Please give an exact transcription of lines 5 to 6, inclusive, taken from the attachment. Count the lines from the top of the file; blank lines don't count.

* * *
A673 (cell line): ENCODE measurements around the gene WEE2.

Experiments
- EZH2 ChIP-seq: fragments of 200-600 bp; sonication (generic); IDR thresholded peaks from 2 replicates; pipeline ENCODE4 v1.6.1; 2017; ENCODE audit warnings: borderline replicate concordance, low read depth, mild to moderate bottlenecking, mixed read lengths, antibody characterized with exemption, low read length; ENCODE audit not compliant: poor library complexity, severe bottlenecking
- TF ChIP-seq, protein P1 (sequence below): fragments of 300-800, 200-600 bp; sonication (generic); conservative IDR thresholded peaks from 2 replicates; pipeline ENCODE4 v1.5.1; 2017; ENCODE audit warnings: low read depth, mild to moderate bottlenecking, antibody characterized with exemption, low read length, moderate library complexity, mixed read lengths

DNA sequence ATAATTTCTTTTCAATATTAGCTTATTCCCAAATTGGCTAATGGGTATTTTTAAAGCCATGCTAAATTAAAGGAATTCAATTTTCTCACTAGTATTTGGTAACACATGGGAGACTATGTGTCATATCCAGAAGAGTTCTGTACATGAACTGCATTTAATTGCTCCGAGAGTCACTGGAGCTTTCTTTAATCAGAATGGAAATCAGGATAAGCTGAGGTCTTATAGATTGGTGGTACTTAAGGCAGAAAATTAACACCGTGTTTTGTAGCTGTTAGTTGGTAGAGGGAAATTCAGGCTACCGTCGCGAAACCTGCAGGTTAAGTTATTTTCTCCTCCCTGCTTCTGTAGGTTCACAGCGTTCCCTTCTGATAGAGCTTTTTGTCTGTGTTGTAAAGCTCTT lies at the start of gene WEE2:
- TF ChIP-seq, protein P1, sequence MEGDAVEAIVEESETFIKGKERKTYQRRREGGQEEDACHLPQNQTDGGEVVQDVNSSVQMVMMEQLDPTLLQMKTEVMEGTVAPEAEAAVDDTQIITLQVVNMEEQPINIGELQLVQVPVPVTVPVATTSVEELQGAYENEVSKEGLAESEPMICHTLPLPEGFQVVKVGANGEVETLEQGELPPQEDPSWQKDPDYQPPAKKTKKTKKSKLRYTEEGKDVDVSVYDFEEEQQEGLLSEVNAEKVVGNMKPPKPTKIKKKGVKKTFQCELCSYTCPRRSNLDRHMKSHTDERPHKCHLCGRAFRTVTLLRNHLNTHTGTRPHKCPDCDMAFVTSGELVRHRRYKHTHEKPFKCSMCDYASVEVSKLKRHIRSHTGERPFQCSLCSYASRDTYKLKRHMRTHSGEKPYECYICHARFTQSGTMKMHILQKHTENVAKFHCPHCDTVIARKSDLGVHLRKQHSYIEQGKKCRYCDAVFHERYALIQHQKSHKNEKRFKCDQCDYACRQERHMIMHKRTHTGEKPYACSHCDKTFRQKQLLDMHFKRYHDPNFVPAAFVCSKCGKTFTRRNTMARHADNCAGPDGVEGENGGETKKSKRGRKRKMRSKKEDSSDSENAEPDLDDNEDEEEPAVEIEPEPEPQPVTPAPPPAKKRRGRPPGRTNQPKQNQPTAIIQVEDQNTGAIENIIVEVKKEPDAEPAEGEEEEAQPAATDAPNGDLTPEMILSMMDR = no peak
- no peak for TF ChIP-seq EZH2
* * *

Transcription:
DNA sequence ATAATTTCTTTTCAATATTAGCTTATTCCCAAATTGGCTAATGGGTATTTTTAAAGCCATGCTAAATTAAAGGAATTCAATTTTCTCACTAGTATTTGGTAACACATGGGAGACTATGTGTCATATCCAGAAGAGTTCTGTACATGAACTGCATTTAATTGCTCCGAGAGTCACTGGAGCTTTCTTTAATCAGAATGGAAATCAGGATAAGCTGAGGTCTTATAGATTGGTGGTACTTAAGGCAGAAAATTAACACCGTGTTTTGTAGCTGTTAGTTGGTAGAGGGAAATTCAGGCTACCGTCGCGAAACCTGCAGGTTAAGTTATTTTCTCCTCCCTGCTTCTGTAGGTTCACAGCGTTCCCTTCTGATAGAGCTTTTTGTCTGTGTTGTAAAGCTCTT lies at the start of gene WEE2:
- TF ChIP-seq, protein P1, sequence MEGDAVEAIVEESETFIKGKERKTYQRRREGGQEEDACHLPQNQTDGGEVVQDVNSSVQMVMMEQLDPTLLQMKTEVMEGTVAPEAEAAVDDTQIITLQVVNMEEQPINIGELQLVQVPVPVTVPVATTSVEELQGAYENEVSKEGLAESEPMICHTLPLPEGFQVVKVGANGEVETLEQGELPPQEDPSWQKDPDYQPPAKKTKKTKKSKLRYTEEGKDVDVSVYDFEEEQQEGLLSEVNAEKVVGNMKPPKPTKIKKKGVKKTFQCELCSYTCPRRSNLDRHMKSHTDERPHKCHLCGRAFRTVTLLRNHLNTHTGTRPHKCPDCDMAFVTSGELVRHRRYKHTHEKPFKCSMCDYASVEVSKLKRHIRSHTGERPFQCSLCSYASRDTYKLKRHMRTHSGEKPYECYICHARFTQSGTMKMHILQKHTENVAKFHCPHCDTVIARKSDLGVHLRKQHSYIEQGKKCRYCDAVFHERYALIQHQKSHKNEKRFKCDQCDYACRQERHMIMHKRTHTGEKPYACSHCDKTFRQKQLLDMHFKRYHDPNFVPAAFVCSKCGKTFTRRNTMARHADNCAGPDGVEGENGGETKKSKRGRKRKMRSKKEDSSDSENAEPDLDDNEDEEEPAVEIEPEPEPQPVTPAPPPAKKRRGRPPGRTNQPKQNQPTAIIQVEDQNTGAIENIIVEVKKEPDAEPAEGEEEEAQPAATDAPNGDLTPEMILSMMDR = no peak